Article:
Maple River Restoration Project Public Meeting – 03/04/22

Muskegon River Watershed Assembly Envisions Maple River Restoration Project

During the lumbering era in the 1800s, a natural 4.5 mile channel that was part of the Muskegon River was blocked off, to increase water elevation for large log flows. While that may have benefitted industry in the past, it has created a persistent challenge for residents and farmers presently living in two Michigan Townships.

MRWA has a 25-year history of watershed restoration success, and enjoys a unique position to provide the watershed science resources, project and agency coordination and oversight, local engagement, and administrative capacity for complex projects like the Maple River Restoration Project.

CEDAR CREEK AND BRIDGETON TWPs., Michigan — Located in the lower third of the Muskegon River watershed, the Maple River was once a bountiful anabranch of the Muskegon River that completed the water border around what was then a distinct island- Maple Island. Since its closure in the late-1800s, these man-made hydraulic barriers have periodically contributed to increased flooding in the area – particularly in 1986, 2011 and 2014. This included farmland and roads being completely submerged in water. As a result, this delayed the start of the growing season, reduced crops, and damaged and eroded property for those affected by these disasters.

The Muskegon River Watershed Assembly (MRWA), partnered with the University of Michigan to research the impacts the Maple River has on the area. The study, which began in 2012, concluded that restoration of Maple River would increase the capacity for mediating high water events and likely reduce the frequency of flooding from the Muskegon River. In addition to greatly benefiting area residents, the study found it will also help build a resilient ecosystem for wildlife and expand outdoor recreation.

“A reborn Maple River would have immediate benefit to people, fish, wildlife and plants. Where there is now stagnant water, a free-flowing river would once again provide flood conveyance, quality brook trout habitat, nursery areas for many other fish species, and conditions where wild rice and other valuable plants could thrive,” explained Dr. Marty Holtgren, MRWA’s principal watershed scientist. “The decrease in high water events would make agricultural conditions much better for the longtime farming families in the area.”

The Muskegon River Watershed Assembly (MRWA) has also been coordinating research with the MSU Center for Economic Analysis, and Maple River residents and farmers to assess their historical losses and present needs. Earlier this year, MRWA distributed a stakeholder questionnaire to gather valuable information from those who had experienced the worst of the flooding. Unsurprisingly, the returned questionnaires greatly supported the need for the restoration of Maple River.

“Meeting face to face with stakeholders, including new landowners and fifth generation farmers, was incredibly valuable in increasing MRWA’s understanding for those living and making their living in the proposed project area.” stated Scott Faulkner, executive director of the MRWA. “Their economic need, and enthusiastic response for a full restoration has helped MRWA attract important strategic partners including the Little River Band of Ottawa Indians (LRBOI), US Army Corps of Engineers, Michigan State University Center for Economic Analysis, and Fremont Area Community Foundation. This project, even in these very early phases, is moving forward quickly because it appeals to the people it affects, creates tangible environmental restoration, has a positive economic impact, and creates a blessing for future generations.”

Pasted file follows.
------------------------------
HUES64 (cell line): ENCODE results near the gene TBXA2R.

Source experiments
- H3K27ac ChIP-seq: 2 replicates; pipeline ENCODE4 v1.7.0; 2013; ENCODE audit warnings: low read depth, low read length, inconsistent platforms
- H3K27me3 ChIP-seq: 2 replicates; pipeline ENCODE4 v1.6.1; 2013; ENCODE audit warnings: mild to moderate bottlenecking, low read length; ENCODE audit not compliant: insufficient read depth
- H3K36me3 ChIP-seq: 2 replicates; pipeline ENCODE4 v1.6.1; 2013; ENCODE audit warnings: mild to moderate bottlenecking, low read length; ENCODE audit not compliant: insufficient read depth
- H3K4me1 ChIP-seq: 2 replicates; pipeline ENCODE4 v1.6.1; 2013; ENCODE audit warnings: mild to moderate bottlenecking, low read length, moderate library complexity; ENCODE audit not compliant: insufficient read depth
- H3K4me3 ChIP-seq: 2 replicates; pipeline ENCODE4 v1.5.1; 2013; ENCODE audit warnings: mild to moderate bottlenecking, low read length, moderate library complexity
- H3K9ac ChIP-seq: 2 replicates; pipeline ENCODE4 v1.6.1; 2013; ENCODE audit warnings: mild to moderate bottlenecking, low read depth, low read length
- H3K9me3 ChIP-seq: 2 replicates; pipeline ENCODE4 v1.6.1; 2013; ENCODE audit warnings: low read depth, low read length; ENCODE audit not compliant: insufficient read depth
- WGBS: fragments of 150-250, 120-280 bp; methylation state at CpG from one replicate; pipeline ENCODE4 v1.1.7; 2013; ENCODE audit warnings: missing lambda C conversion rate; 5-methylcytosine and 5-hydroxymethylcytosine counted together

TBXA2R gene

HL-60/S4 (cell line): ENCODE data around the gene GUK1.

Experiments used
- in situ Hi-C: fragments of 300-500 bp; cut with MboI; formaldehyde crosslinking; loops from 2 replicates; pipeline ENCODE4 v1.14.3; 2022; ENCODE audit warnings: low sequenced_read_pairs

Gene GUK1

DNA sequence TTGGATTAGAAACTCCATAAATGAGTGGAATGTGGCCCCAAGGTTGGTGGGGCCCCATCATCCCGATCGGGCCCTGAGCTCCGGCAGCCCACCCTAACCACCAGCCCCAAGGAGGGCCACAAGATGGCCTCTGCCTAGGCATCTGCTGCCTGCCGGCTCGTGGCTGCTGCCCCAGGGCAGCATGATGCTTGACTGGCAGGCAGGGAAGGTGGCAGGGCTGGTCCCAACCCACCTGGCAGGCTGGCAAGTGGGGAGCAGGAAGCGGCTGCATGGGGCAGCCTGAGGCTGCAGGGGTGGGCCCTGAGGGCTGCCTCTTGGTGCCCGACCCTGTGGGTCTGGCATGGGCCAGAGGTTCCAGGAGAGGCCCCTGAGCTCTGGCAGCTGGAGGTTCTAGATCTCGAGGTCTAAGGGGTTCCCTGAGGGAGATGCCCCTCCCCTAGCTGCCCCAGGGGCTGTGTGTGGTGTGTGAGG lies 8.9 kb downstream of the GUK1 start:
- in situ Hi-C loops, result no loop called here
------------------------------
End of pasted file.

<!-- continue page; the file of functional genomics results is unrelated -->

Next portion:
Funding for the Maple River Restoration Project is through the Ice Mountain Environmental Stewardship Fund and Fremont Area Community Foundation. MRWA is also in discussion with the U.S. Fish & Wildlife Service (USFWS) about strategic planning support and potential funding.

Maple River Restoration Project Public Meeting
To ensure that property and economic stakeholders in Cedar Creek and Bridgeton Township area are able to voice both their support and concerns, and to be brought up to date about the project, MRWA will be hosting a public meeting on Friday, March 4 at 10 AM – 12 PM at Cedar Creek Township Hall, 6556 Sweeter Rd, Twin Lake, MI 49457.

MRWA’s executive director, Scott Faulkner and principal watershed scientist, Dr. Marty Holtgren will be at the event to discuss more about the Maple River Restoration Project and take part in a Q & A.

“MRWA likes to operate out in the open, and we are actively seeking stakeholders to engage with us, and with one another, publicly,” Faulkner expressed. “Attendees can expect clear updates on multiple aspects of the project, relevant scientific commentary, and lively conversation.”

For more information about MRWA’s Maple River Restoration Project, go to:

About the Muskegon River Watershed Assembly
The Muskegon River Watershed Assembly is dedicated to the preservation, protection, restoration, and sustainable use of the Muskegon River, the land it drains, and the life it supports, through educational, scientific and conservation initiatives.